In the studio this week, I focused exclusively on the Milan Art Institute lessons. This week was entirely about perspective and cityscapes. My husband has been encouraging me to do city scenes so I thought this would be a good opportunity to practice.
Reference Photo Selection
The program offered several different scenes to use as a reference. Many scenes were of Venice or other European cities. I asked my husband what he thought, and he homed in on this photo of the Flatiron Building in New York City. He is a native, so it seemed like a fitting choice.
I began the process with a pencil drawing. I focused primarily on trying to get the building’s perspective correct. All those windows were a nightmare. This was supposed to be worked up quickly in preparation for the next drawing. I spent longer than the suggested time just because of the difficulty with perspective.
Okay, I cheated a bit on this one! The lesson was to start out fresh and do the whole drawing again in charcoal. I was already behind schedule since I worked so long on the pencil drawing so I just did the charcoal on top of the pencil drawing.
A subtractive process was used where you apply charcoal and use erasers or other subtractive tools to “pull out” the highlights. I finished and felt well poised to start the oil painting.
Flatiron in Oil Paint
I was nervous to start this. Elie Milan, one of the instructors, demonstrated how to do a cityscape using a taping tool to help with perspective. Of course, she whipped out a painting with seemingly little effort. This process also used a subtractive method to pull out the lines and windows. I spent too much time doing and redoing the windows and the eaves to get the proper perspective. I never did get it exactly right, but I know it was time to move on as it was already overworked.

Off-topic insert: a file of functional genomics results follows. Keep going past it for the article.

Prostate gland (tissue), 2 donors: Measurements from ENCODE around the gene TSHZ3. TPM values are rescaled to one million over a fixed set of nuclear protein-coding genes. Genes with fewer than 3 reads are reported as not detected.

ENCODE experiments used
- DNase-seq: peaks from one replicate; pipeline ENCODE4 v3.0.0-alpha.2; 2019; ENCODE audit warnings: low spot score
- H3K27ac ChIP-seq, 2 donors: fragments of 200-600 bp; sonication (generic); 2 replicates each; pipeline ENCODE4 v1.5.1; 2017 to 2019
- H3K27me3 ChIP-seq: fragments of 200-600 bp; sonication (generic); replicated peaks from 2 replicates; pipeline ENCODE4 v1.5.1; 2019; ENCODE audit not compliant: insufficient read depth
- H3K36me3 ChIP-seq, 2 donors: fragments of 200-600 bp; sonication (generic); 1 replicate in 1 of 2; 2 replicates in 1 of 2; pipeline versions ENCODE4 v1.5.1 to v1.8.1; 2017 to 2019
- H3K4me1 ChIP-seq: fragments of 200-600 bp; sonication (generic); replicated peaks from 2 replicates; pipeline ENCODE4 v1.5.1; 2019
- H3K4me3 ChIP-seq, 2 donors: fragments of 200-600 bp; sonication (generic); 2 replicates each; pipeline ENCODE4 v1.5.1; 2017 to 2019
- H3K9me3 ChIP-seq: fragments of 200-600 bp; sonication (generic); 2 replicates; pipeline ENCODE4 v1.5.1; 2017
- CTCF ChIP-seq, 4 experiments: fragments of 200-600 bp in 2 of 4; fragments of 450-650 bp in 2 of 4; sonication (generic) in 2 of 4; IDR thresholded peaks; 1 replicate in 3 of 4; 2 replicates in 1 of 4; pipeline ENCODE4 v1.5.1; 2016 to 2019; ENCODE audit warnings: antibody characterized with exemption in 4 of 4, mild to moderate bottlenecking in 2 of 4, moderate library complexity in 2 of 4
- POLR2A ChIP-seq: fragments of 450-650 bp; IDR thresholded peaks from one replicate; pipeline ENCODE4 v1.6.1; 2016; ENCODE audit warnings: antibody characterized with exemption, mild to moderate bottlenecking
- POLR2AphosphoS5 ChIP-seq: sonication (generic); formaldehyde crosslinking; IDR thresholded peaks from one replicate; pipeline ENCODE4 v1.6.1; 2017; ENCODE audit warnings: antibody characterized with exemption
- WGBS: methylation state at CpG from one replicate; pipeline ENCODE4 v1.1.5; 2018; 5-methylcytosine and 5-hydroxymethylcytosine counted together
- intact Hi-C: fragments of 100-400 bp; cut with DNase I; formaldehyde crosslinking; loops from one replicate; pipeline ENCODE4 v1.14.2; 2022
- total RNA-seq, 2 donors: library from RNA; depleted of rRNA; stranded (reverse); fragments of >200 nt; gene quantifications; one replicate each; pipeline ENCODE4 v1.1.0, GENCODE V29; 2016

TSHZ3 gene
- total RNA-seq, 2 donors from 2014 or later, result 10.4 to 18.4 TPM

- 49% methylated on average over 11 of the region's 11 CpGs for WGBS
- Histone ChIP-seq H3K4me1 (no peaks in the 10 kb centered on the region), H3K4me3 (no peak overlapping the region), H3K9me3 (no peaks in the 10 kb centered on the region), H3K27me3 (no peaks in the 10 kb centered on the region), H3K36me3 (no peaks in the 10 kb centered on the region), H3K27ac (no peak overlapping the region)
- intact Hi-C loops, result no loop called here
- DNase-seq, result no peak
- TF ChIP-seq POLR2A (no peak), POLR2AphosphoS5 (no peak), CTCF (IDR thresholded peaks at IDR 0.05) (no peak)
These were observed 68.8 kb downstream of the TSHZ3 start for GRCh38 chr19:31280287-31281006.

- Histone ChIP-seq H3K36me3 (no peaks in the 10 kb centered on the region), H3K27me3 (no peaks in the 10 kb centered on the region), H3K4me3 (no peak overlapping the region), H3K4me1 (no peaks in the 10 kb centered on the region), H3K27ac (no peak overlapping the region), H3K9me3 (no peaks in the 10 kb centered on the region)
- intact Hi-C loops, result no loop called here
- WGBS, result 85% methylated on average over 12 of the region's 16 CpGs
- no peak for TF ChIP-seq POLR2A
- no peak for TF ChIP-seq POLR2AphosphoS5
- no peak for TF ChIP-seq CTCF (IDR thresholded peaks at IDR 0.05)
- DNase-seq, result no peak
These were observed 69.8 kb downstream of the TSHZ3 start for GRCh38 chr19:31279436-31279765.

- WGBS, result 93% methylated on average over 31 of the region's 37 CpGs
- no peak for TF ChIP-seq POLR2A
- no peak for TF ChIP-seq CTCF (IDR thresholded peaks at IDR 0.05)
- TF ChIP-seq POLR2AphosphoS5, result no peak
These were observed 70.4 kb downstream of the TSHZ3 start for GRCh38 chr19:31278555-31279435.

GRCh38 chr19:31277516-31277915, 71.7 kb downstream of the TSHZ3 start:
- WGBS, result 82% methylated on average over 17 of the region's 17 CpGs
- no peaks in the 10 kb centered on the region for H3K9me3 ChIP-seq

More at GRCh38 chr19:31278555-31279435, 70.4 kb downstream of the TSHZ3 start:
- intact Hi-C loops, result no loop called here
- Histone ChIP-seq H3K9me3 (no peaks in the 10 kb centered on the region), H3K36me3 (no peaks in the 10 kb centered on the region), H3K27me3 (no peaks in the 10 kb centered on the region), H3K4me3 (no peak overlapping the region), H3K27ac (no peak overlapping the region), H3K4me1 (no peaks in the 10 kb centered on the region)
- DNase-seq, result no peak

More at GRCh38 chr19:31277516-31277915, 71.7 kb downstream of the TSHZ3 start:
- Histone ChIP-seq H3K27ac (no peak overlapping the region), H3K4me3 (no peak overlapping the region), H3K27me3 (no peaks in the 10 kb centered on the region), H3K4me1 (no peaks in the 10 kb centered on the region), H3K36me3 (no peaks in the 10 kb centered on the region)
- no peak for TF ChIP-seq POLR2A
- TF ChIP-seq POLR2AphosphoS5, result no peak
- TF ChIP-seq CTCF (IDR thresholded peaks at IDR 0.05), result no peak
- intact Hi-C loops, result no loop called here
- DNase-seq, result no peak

I used the cold wax medium to give the effect of snow in the foreground. I have used various texture mediums with acrylic paint, but this cold wax medium is a new technique for me. I thought about splattering paint over the whole painting to make it look like it was snowing and maybe detract from some of the perspective errors. In the end, I just moved on.
A Crowd of People in Perspective
This was another exercise in subtractive use of charcoal. I found the crowd was difficult. The concept is to focus on the shapes and not the details, but there were so many details fighting for my attention. Here’s the reference photo and my attempt at blocking in.
I found this lesson hard, but I think I grasped the concept of a crowd in perspective. I chose to also move on from this exercise as I felt pressured to finish before the end of the week.
When choosing reference photographs, I try to go with one that really speaks to me. The photographs I chose were probably more detailed than I should have chosen, especially knowing the trouble I have with perspective drawing. This would be a good training to revisit when I have a break from the Mastery Program.
Right now, I have a stack of oil paintings and untold drawings, most of which I consider incomplete. Some I plan to revisit, but some might be painted over to start fresh. How many canvases can one person stack up?
Thank you for being here with me on this journey. I peeked ahead to next week’s lessons and the focus will be portraits – something more in my wheelhouse!